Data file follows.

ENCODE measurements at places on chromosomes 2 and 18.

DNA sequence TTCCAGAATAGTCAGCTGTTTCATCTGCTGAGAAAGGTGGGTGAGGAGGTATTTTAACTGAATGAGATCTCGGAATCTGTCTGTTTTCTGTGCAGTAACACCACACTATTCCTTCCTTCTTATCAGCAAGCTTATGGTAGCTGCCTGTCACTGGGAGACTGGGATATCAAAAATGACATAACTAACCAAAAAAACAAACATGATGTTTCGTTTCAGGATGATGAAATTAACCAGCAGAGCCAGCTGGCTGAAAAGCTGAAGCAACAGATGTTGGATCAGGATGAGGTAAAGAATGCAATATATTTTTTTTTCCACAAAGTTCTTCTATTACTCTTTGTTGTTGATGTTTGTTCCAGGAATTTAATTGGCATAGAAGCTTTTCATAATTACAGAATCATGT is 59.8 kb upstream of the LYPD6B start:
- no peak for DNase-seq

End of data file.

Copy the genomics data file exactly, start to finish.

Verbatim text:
ENCODE measurements at places on chromosomes 2 and 18.

DNA sequence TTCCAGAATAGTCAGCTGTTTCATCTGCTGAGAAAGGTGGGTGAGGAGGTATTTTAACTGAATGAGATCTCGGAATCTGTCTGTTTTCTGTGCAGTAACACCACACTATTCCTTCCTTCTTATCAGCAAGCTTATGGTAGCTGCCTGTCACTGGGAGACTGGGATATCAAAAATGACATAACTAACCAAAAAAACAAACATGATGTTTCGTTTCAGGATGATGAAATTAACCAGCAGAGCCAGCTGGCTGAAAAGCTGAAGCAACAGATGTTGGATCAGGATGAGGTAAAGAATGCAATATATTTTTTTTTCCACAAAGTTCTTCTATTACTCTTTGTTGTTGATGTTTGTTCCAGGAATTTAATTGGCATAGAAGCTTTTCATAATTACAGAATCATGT is 59.8 kb upstream of the LYPD6B start:
- no peak for DNase-seq